YouTube, Netflix, Amazon Prime lower video quality to support heavy internet traffic amid quarantine
LOS ANGELES - YouTube has expanded an initiative to lower video quality on its site in order to support online servers and assist with the high internet traffic that comes with millions of people remaining in their homes during the COVID-19 quarantines.
Last week, the company announced it would temporarily default all videos on YouTube to standard definition in the European Union, United Kingdom and Switzerland, as the company works to reduce in-office staffing to fight the spread of the novel coronavirus.
Americans will start to notice the reduction in video quality starting Tuesday, however, the company says users can manually adjust the quality of the videos themselves.
FILE - A young woman with a smartphone walks past a billboard advertisement for YouTube on September 27, 2019 in Berlin, Germany. (Photo by Sean Gallup/Getty Images)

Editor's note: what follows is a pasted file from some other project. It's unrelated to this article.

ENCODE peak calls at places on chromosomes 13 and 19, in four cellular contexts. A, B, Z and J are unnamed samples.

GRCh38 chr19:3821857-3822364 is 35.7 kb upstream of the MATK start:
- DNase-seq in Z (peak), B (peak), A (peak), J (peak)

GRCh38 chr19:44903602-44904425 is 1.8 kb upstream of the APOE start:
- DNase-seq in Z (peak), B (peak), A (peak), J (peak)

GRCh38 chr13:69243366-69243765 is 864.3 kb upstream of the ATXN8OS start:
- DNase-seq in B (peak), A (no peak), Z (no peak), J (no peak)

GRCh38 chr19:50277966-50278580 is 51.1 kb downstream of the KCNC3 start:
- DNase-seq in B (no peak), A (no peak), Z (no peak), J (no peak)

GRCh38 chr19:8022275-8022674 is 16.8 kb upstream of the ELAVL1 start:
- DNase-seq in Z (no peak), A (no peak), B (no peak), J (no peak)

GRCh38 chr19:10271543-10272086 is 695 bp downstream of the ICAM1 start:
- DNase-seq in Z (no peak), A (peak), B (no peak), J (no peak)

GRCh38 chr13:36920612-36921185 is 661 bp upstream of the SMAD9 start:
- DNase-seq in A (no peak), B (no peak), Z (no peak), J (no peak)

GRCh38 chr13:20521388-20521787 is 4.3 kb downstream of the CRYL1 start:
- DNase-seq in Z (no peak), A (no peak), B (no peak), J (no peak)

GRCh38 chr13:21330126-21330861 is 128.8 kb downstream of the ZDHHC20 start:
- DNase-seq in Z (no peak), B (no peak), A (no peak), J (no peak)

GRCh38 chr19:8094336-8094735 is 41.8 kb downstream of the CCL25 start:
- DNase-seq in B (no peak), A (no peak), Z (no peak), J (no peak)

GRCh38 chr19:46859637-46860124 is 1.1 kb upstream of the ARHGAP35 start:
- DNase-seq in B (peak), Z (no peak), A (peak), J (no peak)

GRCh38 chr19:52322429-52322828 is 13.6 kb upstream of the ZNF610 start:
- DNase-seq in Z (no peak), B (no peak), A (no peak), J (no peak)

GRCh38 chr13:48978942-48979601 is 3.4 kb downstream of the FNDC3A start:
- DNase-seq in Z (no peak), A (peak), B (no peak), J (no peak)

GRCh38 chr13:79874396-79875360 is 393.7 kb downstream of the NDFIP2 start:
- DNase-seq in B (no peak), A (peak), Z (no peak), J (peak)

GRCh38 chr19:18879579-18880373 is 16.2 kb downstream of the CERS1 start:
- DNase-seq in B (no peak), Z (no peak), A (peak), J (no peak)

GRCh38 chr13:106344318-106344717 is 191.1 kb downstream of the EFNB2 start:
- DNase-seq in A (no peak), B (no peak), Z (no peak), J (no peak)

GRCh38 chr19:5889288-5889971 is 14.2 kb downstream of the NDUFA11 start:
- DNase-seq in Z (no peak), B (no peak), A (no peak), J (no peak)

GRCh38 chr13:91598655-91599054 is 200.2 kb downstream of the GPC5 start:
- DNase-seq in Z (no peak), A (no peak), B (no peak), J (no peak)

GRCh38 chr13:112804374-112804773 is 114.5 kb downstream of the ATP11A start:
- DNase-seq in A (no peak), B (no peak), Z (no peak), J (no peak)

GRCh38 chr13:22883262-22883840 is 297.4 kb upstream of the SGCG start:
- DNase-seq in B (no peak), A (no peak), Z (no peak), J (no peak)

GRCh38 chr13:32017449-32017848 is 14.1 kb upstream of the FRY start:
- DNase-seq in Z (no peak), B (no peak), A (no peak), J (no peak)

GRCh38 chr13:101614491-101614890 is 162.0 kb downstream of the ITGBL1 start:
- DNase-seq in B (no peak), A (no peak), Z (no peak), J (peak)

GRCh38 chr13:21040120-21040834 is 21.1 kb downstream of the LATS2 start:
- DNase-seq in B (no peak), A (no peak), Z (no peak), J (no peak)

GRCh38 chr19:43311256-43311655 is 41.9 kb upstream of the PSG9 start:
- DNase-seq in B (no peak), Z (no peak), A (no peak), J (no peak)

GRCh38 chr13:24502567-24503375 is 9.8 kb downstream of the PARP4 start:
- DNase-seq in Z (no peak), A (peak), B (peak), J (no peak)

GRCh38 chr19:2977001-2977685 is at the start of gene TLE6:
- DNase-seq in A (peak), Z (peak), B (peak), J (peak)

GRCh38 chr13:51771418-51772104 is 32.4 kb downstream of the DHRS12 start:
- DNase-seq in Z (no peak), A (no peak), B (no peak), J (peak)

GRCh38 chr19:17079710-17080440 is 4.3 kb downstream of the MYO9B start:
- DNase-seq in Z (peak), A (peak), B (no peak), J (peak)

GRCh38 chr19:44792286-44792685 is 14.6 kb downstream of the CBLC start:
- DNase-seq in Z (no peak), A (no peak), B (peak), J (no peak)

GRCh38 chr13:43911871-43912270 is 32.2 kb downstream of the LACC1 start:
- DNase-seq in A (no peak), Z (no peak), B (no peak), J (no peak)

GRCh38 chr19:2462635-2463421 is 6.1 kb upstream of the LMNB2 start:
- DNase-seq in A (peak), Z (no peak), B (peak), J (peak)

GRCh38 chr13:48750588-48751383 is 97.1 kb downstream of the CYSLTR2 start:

According to Reuters, a spokesperson for YouTube said the downgrade will initially be for 30 days.
Last week, Netflix revealed that it would reduce high-definition streaming in an attempt to save internet servers from crashing after talks with European Commissioner Thierry Breton brought up concerns of the uptick in traffic due to the mass quarantines.
In a statement obtained by FOX News, a spokesperson for Netflix said: "Following the discussions between Commissioner Thierry Breton and Reed Hastings - and given the extraordinary challenges raised by the coronavirus - Netflix has decided to begin reducing bit rates across all our streams in Europe for 30 days. We estimate that this will reduce Netflix traffic on European networks by around 25 percent while also ensuring a good quality service for our members.”
Reuters also reported that Amazon Prime supported the need to “mitigate any network congestion,” by reducing quality of its streams.
“We’ve already begun the effort to reduce streaming bitrates whilst maintaining a quality streaming experience for our customers,” an Amazon spokesperson told Reuters.